Multi-modal analysis of inflammation as a potential mediator of depressive symptoms in young people with HIV: The GOLD Depression Study

Arish Mudra Rakshasa-Loots, Shalena Naidoo, Thandi Hamana, Busiswa Fanqa, Kaylee S. van Wyhe, Filicity Lindani, Andre J. W. van der Kouwe, Richard Glashoff, Sharon Kruger, Frances Robertson, Simon R. Cox, Ernesta M. Meintjes, Barbara Laughton

Research output: Contribution to journalArticlepeer-review

Abstract / Description of output

People living with HIV are at three times greater risk for depressive symptoms. Inflammation is a notable predictor of depression, and people with HIV exhibit chronic inflammation despite antiretroviral therapy. We hypothesised that inflammatory biomarkers may mediate the association between HIV status and depressive symptoms. Participants (N = 60, 53% girls, median [interquartile range (IQR)] age 15.5 [15.0, 16.0] years, 70% living with HIV, of whom 90.5% were virally-suppressed) completed the nine-item Patient Health Questionnaire (PHQ-9). We measured choline and myo-inositol in basal ganglia, midfrontal gray matter, and peritrigonal white matter using magnetic resonance spectroscopy, and 16 inflammatory proteins in blood serum using ELISA and Luminex™ multiplex immunoassays. Using structural equation mediation modelling, we calculated standardised indirect effect estimates with 95% confidence intervals. Median [IQR] total PHQ-9 score was 3 [0, 7]. HIV status was significantly associated with total PHQ-9 score (B = 3.32, p = 0.022). Participants with HIV showed a higher choline-to-creatine ratio in the basal ganglia than those without HIV (β = 0.86, pFDR = 0.035). In blood serum, participants with HIV showed higher monocyte chemoattractant protein-1 (MCP-1, β = 0.59, pFDR = 0.040), higher chitinase-3 like-1 (YKL-40, β = 0.73, pFDR = 0.032), and lower interleukin-1beta (IL-1β, β = -0.67, pFDR = 0.047) than those without HIV. There were no significant associations of any biomarkers with total PHQ-9 score. None of the indirect effects were significant, mediating <13.1% of the association. Findings remained consistent when accounting for age, gender, and time between neuroimaging and PHQ-9 administration. Using a robust analytical approach in a community-based sample, we have shown that participants living with HIV reported greater depressive symptoms than those without HIV, but we did not find that neuroimaging and blood biomarkers of inflammation significantly mediated this association. Further studies with participants experiencing severe depression may help to elucidate the links between HIV, inflammation, and depression.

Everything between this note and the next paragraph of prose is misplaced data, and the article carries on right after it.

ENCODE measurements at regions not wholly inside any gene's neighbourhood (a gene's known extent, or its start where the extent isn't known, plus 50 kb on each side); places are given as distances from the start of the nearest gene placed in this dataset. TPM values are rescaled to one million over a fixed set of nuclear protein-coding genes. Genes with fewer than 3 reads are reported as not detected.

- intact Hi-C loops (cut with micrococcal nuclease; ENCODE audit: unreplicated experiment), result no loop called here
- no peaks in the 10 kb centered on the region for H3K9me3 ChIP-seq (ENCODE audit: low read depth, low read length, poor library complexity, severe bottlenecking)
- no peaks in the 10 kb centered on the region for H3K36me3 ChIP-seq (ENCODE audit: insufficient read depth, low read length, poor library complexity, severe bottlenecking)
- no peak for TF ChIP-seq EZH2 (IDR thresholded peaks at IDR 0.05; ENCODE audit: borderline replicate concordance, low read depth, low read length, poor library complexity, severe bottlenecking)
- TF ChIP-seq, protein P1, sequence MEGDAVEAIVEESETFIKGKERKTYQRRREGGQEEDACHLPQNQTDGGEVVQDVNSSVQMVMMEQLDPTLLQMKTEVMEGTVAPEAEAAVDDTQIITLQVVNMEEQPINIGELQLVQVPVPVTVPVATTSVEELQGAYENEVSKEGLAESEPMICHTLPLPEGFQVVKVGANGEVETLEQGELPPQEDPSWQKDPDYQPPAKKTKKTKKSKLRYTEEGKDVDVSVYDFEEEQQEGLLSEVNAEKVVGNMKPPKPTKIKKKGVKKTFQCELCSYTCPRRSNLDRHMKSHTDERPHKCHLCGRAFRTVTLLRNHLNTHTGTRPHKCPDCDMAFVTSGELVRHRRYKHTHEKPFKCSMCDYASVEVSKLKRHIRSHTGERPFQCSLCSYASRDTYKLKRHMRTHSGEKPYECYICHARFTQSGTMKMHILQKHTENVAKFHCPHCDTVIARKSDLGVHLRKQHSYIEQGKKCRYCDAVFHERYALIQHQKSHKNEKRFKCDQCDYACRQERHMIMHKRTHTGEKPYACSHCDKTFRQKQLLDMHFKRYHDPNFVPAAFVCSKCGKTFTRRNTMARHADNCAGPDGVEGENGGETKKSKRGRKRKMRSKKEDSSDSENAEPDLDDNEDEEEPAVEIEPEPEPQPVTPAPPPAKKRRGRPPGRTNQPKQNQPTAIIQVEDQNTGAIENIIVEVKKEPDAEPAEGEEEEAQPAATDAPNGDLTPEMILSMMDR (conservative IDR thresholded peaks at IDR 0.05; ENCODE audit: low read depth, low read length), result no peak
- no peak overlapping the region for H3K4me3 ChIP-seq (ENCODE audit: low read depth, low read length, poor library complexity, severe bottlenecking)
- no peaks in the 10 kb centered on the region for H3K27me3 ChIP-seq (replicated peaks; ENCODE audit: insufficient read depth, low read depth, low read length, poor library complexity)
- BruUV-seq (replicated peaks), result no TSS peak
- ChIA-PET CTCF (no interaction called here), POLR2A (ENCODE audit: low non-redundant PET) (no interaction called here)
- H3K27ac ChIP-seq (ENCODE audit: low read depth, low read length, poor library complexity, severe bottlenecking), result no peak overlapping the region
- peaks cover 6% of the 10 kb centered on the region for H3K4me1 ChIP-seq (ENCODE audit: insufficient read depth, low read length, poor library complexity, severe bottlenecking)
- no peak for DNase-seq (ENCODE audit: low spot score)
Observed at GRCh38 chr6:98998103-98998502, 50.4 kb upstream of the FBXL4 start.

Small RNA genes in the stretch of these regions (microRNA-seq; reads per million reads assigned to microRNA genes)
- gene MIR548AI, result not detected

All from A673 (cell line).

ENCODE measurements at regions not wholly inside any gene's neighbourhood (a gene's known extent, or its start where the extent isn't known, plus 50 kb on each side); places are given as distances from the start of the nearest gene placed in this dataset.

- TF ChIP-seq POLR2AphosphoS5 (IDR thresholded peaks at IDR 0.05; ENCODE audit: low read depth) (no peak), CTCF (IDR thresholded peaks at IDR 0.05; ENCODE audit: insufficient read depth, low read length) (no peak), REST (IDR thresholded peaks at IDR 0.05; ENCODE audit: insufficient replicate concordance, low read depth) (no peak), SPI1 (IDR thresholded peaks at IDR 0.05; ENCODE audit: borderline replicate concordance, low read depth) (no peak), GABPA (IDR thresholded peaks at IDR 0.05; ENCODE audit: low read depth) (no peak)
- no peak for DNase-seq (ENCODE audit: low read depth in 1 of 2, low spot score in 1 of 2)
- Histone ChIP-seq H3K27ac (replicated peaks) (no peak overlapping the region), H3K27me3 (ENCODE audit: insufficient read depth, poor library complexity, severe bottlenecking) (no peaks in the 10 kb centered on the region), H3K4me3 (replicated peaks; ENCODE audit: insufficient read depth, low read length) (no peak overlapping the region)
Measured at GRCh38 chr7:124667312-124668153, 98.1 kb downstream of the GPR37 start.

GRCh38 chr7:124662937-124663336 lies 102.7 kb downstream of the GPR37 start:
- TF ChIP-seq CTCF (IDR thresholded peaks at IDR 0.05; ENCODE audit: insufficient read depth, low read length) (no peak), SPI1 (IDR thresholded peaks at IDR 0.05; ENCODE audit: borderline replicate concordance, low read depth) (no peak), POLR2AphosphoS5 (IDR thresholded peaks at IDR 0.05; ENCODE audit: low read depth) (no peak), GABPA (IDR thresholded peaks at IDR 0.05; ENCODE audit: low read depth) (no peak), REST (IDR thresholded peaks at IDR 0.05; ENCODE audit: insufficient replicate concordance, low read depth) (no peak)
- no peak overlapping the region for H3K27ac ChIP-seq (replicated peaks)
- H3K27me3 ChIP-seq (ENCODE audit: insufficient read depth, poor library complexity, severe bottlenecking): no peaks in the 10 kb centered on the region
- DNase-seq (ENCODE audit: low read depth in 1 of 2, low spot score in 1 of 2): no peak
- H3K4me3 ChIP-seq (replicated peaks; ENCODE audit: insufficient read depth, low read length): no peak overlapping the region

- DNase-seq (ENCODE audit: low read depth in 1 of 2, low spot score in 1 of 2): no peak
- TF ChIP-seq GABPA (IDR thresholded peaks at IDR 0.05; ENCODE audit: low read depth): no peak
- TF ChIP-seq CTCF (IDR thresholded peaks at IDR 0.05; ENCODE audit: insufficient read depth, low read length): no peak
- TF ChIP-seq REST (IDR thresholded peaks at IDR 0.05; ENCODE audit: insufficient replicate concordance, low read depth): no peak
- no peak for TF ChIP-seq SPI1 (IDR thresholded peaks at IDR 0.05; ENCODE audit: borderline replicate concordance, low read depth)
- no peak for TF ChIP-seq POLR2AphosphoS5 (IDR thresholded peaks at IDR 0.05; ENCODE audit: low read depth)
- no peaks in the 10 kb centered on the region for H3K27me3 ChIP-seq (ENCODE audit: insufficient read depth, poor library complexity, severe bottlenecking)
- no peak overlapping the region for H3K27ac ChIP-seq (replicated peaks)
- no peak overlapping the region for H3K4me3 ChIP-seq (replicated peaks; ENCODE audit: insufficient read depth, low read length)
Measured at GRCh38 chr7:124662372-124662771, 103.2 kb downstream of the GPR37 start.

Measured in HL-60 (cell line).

Original languageEnglish
Article numbere0298787
Pages (from-to)1-21
JournalPLoS ONE
Volume19
Issue number2
DOIs
Publication statusPublished - 22 Feb 2024

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